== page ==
JCK editor-in-chief Victoria Gomelsky and news director Rob Bates open the podcast with highlights from Victoria’s recent trip to Istanbul, where she met with leading jewelry designers and explored the Grand Bazaar. Rob offers insight into WD Lab Grown Diamonds’ decision to file for bankruptcy and what it signals about the changing market. Next, Victoria looks at the evolution of sustainability in luxury watches, from solar power to circularity. Finally, Rob reports on the 1916 Company, a joint venture of Watchbox and three leading independent jewelers.
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03:49 Turkish delight: Victoria visits Istanbul
09:07 What’s behind WD Lab Grown’s bankruptcy?
14:49 Charting the evolution of sustainability in watches
24:31 Watchbox teams with three jewelers to create new company
Turkish delight: Victoria visits Istanbul
Victoria shares highlights from her recent trip to Istanbul, where she stayed at the newly opened Peninsula Istanbul, a luxury hotel on the banks of the Bosporus. “From my bedroom window, I could see the minarets of the Blue Mosque, Topkapi Palace, and Hagia Sophia in the distance. It was the most mesmerizing, bewitching view,” she says.
Despite being “a professional tourist” during her stay, Victoria found time to check out the jewelry scene at the Grand Bazaar, where she found “a wonderful vintage watch shop selling groovy, cool gold wristwatches” from the 1970s and 80s, and to visit Aida Bergsen’s workshop and the five-story atelier of Sevan Biçakçi, one of the country’s best-known jewelers.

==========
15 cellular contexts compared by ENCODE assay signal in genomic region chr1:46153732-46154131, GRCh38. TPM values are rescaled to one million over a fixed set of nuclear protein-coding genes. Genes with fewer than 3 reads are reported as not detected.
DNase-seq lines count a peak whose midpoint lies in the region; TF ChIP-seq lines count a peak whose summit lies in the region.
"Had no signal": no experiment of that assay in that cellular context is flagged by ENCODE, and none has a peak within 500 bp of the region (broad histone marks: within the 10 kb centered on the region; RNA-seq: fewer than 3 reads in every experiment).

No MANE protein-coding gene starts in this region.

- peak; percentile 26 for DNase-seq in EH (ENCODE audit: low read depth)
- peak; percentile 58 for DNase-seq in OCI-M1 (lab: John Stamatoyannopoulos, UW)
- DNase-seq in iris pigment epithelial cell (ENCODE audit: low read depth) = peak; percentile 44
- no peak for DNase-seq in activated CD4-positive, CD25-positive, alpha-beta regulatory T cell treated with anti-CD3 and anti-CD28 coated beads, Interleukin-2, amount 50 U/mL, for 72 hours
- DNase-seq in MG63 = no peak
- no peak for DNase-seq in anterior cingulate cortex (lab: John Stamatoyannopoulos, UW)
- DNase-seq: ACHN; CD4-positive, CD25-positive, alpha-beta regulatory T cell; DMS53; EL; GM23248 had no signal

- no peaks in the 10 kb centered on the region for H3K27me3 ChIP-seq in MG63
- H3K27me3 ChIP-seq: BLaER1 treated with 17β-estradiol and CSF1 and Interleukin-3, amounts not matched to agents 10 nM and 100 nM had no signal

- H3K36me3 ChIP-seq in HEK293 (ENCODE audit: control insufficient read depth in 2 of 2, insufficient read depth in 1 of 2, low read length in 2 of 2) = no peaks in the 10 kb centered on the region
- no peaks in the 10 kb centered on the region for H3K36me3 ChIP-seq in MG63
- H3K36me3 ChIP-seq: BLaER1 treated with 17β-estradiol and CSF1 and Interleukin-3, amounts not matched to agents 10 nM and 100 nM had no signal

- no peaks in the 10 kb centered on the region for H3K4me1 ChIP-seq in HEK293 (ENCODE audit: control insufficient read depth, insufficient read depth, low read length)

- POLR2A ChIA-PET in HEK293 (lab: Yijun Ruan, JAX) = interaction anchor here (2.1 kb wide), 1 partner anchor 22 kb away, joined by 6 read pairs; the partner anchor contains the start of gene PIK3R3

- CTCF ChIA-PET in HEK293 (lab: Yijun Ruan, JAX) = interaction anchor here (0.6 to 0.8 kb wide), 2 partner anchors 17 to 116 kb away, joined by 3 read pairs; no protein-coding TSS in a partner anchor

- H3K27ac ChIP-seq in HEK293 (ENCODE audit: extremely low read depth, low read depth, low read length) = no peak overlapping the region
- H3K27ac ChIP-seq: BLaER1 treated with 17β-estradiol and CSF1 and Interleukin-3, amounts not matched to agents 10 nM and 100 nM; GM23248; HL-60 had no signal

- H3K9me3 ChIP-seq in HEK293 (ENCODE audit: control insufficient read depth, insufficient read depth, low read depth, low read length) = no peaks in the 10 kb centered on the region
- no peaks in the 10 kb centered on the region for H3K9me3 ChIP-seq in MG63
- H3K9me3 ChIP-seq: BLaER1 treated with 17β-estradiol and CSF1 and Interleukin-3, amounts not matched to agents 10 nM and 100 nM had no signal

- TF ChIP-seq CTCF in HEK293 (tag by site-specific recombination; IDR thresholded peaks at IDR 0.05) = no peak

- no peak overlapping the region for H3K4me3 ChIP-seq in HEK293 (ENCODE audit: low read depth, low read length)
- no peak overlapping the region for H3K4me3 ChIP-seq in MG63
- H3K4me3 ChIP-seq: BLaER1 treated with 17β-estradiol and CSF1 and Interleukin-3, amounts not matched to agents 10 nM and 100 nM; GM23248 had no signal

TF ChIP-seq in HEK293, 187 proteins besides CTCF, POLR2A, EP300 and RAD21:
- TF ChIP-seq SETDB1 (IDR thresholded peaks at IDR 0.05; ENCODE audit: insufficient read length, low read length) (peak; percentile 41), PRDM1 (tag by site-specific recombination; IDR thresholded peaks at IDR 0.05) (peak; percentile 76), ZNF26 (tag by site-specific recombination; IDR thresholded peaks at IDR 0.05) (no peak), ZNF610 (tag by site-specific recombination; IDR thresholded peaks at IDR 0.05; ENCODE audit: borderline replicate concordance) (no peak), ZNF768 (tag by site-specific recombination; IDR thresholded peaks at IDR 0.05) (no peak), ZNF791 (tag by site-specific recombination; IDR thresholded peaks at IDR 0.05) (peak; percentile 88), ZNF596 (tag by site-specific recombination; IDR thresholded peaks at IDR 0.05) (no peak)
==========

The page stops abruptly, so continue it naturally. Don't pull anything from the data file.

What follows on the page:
Istanbul is a must-visit for jewelry lovers, with abundant vintage and antique jewelry as well as a number of innovative makers who are reinventing Turkish craftsmanship for a new generation, Vic says.
What’s behind WD Lab Grown’s bankruptcy?
Victoria asks Rob to weigh in on WD Lab Grown Diamonds’ bankruptcy. The warning signs were there, so the news was no surprise, but it’s still a huge loss, he says. “It’s not a typical Chapter 11, where you try to reorganize,” Rob notes. “It’s just a liquidation.”
WD Lab Grown Diamonds was among the first companies to mass-produce lab-grown diamonds, but its reputation suffered after its purchase by hedge fund Huron Capital, which struggled to manage the business, Rob says. He explains that the falling price of lab-grown gems compounded WD’s problems, as did a bevy of lawsuits WD brought against competitors to protect their patents (not always successfully) and the fact that the company’s products were made in the U.S. while competitors moved to lower-cost production facilities in China and India.
People have long expected some contraction in the lab-grown business after years of rapid expansion and increases in production, Rob says. WD’s bankruptcy is definitely a sign that it’s happening. Victoria wonders what the holidays will bring, and what the implications will be for 2024.
Charting the evolution of sustainability in watches
Victoria discusses a recent New York Times piece she wrote charting the history of sustainability in high-end watches. Superficial efforts traditionally outweighed substantive ones, but that may be changing, she says. A partner at Deloitte Switzerland, which compiles an annual report on the state of the Swiss watch industry, told Victoria its research shows a dramatic shift toward sustainability among brands, with many creating sustainability departments and hiring dedicated officers to oversee their strategy.